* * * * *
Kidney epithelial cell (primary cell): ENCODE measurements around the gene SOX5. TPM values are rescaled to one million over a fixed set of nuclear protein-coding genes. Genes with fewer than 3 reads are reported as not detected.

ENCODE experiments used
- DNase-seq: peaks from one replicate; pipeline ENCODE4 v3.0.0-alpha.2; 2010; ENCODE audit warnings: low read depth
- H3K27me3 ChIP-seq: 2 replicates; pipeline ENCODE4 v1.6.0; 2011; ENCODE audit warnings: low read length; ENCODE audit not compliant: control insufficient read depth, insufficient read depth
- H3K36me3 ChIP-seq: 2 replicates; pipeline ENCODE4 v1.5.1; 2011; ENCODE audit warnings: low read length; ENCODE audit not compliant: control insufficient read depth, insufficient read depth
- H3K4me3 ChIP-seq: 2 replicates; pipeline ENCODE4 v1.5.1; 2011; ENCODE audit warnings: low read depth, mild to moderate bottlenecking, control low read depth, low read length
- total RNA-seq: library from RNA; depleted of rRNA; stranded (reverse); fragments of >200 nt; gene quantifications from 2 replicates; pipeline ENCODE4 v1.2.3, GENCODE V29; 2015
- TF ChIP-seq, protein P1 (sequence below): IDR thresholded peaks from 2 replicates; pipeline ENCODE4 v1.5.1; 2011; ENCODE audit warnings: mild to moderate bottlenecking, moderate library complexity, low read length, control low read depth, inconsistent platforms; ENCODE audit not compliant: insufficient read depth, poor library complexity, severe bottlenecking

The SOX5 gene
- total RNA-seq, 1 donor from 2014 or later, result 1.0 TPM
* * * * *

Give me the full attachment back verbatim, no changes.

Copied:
Kidney epithelial cell (primary cell): ENCODE measurements around the gene SOX5. TPM values are rescaled to one million over a fixed set of nuclear protein-coding genes. Genes with fewer than 3 reads are reported as not detected.

ENCODE experiments used
- DNase-seq: peaks from one replicate; pipeline ENCODE4 v3.0.0-alpha.2; 2010; ENCODE audit warnings: low read depth
- H3K27me3 ChIP-seq: 2 replicates; pipeline ENCODE4 v1.6.0; 2011; ENCODE audit warnings: low read length; ENCODE audit not compliant: control insufficient read depth, insufficient read depth
- H3K36me3 ChIP-seq: 2 replicates; pipeline ENCODE4 v1.5.1; 2011; ENCODE audit warnings: low read length; ENCODE audit not compliant: control insufficient read depth, insufficient read depth
- H3K4me3 ChIP-seq: 2 replicates; pipeline ENCODE4 v1.5.1; 2011; ENCODE audit warnings: low read depth, mild to moderate bottlenecking, control low read depth, low read length
- total RNA-seq: library from RNA; depleted of rRNA; stranded (reverse); fragments of >200 nt; gene quantifications from 2 replicates; pipeline ENCODE4 v1.2.3, GENCODE V29; 2015
- TF ChIP-seq, protein P1 (sequence below): IDR thresholded peaks from 2 replicates; pipeline ENCODE4 v1.5.1; 2011; ENCODE audit warnings: mild to moderate bottlenecking, moderate library complexity, low read length, control low read depth, inconsistent platforms; ENCODE audit not compliant: insufficient read depth, poor library complexity, severe bottlenecking

The SOX5 gene
- total RNA-seq, 1 donor from 2014 or later, result 1.0 TPM